The Second Vatican Council, or Vatican II, brought about development in the Catholic Church’s openness to dialogue with other religions. In Nostra Aetate, the Declaration on the Relation of the Church to Non-Christian Religions, the Council affirms the need for unity and love across traditions and a common concern for the pursuit of truth and contemplation of ultimate reality. The Council acknowledges that “among various peoples a certain perception of that hidden power which hovers over the course of things and over the events of human history… This perception and recognition penetrates their lives with a profound religious sense” (Nostra Aetate, 2). Therefore, the Church “regards with sincere reverence those ways of conduct and of life, those precepts and teachings which, though differing in many aspects from the ones she holds and sets forth, nonetheless often reflect a ray of that Truth which enlightens all” (2). 

Inspired by this development, theologians have interpreted the presence of truth in other faiths as demonstrative of the work of the Holy Spirit. For example, Jesuit theologian Jacques Dupuis proposes a vision of religious pluralism as part of God’s plan. He writes, “the Holy Spirit presides over the divine history of humanity” (Christian Theology of Religious Pluralism, 244), such that “revelation is progressive and differentiated” (251). Different religious traditions offer distinctive insights into the nature of Ultimate Reality. They are complementary and at times (but not always) converge.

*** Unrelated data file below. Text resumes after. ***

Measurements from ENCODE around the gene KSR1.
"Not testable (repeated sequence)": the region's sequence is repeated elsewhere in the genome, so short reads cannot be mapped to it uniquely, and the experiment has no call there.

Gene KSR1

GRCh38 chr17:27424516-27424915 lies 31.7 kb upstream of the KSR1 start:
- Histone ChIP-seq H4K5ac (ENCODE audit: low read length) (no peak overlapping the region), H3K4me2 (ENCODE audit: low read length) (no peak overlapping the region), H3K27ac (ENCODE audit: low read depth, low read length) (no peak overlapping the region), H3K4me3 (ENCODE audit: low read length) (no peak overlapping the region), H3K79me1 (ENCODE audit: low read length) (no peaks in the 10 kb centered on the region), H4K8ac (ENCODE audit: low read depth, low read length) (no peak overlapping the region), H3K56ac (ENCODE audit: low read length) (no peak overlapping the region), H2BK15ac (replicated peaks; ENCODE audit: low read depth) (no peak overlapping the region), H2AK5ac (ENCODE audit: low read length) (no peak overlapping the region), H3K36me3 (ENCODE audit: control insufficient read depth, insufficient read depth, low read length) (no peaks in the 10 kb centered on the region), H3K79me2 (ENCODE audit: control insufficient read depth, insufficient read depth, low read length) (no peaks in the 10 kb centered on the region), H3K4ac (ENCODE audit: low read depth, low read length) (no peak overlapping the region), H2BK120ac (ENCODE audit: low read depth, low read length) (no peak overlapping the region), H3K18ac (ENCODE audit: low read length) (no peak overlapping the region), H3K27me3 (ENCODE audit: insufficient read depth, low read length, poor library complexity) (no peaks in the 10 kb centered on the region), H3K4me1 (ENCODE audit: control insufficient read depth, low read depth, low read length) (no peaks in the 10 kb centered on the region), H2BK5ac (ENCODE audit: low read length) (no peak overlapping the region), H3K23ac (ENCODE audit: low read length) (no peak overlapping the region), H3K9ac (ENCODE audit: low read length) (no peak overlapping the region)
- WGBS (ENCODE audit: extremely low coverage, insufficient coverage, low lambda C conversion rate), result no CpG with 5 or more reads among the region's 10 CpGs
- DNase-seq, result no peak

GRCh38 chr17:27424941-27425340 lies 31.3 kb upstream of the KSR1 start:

It is important to be careful in interpreting other faiths solely in terms of one’s own tradition; in doing so, one risks misinterpretation or even disrespect of the integrity of others’ beliefs. However, these theological inquiries ultimately aim to recognize truth in other religious traditions and to remind us that we have much to learn from those who believe and practice differently from us. Salvation, for Dupuis, involves mutual love, understanding, and an attainment of the fullness of life across traditions.


A Contemplative Exercise

Read a brief passage from a sacred text from a tradition other than your own (for example, the Talmud, Quran, Bhagavad Gita, or a Buddhist sutra). Begin by praying for the wisdom to love neighbors of different faiths with respect and curiosity. Imagine yourself as one of the magi, traveling through lands that are not your own even as you are grounded in your faith.

As you read, resist the temptation to interpret the text through the lens of Christianity. Let the words and the insights stand on their own.

Notice which words or phrases stand out to you. Consider why they draw your attention. Take note of those images or ideas that clash with your own understanding as well as those that resonate with you. Do not seek to resolve such tensions (whether by dismissing or accepting them), but instead contemplate the reaction they invite in you.

Bring to prayer those things that resonate and those that clash. Ask for God’s guidance in learning from other traditions and being aware of your own values and commitments.

A Witness